Thankfully, it appears that the U.S. Fish and Wildlife Service did not give them a pass on what could result in hundreds of panther roadkill deaths over the next 50 years. If the HCP and the 45,000 acres of development that it would have authorized went forward, it would have added about 183,000 additional cars on new and existing roads, generating an increase of 800,000 more daily car trips on already-deadly roadways. The development would have also necessitated over 200 miles of new and widened roadways in rural Eastern Collier County, as well as increasing the traffic congestion on Lee County’s Corkscrew Road by almost 24 times the current rate.
What about the preserve associated with the HCP?
The HCP’s promise of setting aside the 107,000 acres was taken into account by the agency, but apparently was not sufficient to ensure that the HCP development would not be likely to jeopardize the future of the Florida panther and increase the probability of extinction.
What much of the public does not know is that the local land use policies, as well as existing policies at the state and federal level, will require much of this area to be set aside in protection.
For example, when the local county program, the Rural Lands Stewardship Program, was adopted in 2002, the landowners gave up most of their rights to build homes within the wetland flowways, habitat stewardship areas, and water retention areas, in exchange for the opportunity to build towns and villages at a density 20 times higher than was allowed under the baseline rights.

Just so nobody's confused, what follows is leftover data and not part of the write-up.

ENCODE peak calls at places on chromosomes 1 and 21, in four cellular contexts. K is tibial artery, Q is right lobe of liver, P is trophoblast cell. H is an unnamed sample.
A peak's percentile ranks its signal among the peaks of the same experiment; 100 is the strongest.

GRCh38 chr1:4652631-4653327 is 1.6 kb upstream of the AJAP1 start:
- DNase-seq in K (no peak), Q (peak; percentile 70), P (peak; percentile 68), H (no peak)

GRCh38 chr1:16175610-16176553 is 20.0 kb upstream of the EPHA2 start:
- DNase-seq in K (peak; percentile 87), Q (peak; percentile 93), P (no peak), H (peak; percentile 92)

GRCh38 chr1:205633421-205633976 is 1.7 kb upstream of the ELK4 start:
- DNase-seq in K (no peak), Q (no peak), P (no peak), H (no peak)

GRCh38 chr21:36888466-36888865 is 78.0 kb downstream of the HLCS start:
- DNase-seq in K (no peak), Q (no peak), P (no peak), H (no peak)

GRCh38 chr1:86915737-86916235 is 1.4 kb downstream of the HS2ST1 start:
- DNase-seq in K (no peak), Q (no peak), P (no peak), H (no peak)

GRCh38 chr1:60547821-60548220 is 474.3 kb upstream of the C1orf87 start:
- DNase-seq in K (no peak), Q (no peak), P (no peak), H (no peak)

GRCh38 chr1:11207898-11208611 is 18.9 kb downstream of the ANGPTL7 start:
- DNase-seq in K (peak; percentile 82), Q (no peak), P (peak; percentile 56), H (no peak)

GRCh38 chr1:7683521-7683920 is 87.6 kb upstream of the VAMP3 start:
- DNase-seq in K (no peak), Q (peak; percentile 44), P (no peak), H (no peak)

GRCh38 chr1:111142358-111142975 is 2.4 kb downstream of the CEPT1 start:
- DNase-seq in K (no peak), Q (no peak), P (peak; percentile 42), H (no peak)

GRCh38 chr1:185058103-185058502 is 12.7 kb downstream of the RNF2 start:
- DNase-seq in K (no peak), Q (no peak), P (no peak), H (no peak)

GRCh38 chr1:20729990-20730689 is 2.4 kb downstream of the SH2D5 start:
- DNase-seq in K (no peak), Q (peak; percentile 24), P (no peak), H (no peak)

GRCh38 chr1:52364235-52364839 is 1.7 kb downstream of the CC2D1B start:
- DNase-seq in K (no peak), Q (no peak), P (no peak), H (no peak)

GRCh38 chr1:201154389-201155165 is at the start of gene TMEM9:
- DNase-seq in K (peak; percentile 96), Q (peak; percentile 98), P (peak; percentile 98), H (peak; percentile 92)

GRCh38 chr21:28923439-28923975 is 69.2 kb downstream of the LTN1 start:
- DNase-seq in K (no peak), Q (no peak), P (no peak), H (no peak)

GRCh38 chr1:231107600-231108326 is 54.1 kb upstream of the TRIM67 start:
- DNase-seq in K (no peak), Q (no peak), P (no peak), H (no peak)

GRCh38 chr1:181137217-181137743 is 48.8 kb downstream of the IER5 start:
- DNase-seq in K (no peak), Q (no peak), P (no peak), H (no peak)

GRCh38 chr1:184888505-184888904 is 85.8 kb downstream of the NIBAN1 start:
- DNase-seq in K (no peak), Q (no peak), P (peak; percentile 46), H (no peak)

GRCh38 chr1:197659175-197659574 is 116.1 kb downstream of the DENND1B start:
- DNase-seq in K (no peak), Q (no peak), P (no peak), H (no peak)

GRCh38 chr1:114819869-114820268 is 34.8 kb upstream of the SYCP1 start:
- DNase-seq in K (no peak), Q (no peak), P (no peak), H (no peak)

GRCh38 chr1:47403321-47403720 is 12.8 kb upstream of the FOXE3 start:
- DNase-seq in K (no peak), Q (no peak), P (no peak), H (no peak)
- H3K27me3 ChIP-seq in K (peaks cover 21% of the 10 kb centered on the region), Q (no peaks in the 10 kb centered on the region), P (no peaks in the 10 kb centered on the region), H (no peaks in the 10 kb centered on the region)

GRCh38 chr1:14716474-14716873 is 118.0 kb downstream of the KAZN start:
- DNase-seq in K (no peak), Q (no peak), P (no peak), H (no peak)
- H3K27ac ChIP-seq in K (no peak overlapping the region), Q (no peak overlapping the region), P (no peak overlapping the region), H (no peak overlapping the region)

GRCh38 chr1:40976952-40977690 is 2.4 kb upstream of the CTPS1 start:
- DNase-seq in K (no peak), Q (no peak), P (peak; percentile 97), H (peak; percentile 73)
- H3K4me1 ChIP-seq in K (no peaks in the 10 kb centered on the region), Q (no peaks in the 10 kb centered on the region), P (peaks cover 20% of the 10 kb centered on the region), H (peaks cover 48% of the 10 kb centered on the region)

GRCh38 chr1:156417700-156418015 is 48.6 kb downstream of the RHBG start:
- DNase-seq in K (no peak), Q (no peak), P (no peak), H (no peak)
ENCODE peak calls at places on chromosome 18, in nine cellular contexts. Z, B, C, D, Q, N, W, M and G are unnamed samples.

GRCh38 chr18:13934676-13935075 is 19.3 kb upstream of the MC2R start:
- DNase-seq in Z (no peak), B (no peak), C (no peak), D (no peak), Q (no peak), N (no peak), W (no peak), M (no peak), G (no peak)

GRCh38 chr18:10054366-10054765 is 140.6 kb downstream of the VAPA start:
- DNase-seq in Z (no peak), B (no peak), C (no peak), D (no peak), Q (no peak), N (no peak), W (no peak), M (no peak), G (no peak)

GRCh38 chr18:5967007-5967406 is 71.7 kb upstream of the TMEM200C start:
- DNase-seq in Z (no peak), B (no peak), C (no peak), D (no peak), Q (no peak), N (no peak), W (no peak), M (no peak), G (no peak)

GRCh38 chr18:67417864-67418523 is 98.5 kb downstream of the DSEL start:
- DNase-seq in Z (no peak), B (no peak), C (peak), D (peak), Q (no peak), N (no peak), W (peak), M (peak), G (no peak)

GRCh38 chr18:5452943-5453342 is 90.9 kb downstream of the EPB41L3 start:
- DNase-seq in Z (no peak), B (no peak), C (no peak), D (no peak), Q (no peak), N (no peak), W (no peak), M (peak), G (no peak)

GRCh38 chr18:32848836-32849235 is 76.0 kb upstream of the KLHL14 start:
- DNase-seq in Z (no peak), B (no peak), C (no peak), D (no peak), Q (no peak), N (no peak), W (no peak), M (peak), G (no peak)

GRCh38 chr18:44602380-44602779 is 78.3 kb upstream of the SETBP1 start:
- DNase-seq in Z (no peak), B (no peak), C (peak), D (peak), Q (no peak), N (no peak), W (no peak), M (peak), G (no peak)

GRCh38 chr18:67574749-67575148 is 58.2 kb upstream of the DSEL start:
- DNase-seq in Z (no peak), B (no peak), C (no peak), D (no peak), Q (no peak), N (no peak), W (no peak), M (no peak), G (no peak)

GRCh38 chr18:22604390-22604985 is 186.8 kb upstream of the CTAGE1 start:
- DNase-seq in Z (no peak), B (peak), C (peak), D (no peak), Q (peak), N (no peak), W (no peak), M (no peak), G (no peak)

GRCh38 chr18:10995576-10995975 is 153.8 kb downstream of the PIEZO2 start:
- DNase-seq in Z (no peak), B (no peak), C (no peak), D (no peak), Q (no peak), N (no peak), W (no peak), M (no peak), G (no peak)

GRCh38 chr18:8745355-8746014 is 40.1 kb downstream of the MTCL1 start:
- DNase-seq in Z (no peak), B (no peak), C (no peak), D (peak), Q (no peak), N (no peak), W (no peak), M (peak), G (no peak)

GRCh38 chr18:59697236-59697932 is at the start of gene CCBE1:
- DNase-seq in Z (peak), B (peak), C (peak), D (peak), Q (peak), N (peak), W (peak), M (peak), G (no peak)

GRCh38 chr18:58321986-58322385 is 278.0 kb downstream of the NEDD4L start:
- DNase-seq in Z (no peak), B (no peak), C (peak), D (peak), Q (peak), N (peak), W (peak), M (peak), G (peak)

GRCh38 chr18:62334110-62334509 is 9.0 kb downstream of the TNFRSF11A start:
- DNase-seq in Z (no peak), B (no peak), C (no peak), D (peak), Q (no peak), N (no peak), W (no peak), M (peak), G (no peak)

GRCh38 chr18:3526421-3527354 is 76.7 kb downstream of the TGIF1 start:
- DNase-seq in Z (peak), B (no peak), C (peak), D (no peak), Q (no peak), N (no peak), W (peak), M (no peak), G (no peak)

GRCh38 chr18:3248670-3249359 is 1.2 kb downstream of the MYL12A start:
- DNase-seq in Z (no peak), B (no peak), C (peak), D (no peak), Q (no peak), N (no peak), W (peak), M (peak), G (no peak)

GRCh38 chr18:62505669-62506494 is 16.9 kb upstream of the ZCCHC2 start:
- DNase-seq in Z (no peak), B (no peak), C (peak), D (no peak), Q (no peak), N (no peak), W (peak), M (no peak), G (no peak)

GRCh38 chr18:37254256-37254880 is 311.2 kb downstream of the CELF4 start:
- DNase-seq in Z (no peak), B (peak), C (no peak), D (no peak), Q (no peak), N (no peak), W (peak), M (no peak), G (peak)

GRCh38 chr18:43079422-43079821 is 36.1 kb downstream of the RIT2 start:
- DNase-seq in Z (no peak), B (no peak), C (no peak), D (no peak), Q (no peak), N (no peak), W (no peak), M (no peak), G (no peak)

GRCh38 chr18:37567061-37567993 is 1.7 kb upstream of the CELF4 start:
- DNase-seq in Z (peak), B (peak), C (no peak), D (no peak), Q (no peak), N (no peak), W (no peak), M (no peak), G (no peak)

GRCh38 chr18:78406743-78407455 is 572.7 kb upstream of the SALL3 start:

Further, it is estimated that about 87,500 acres of the 107,000-acre preserve area would still need to be set aside into protection to replace panther habitat losses, even if development projects go forward individually.
What will happen next? Aren’t the developments still a threat?
As the U.S. Fish and Wildlife Service did not permit the HCP, we have been afforded a reprieve for the panther. If the HCP had been approved, it would have authorized the panther harms from the entire 45,000 acres of development and mining in one fell swoop. The HCP permit would have been in effect for the next 50 years. Approval of the HCP would have been the last nail in the coffin of the Florida panther.
The fight is still on, as individual projects are being considered by the state for permitting.
The Conservancy has been alerting the agencies that the developers have been pursuing both the HCP approach, as well as the individual project-by-project permitting pathway for at least 5 years, so we have been aggressively seeking their denial at the local, state, and federal levels.
The landowners know they have a panther roadkill problem but have continued to advance their developments through the current state 404 permitting program – a permitting route that is also deficient and is under challenge by the Conservancy and partners.
What Can I Do?
Join with the Conservancy of Southwest Florida to protect our wildlife and important habitats. The cat is out of the bag and the landowners and regulatory agencies need to stop advancing development that could spell extinction for the panther.
Tell the U.S. Fish and Wildlife Service not to approve the proposed Bellmar development, a large swath of the HCP-proposed development that is only about one mile away from the Florida Panther National Wildlife Refuge.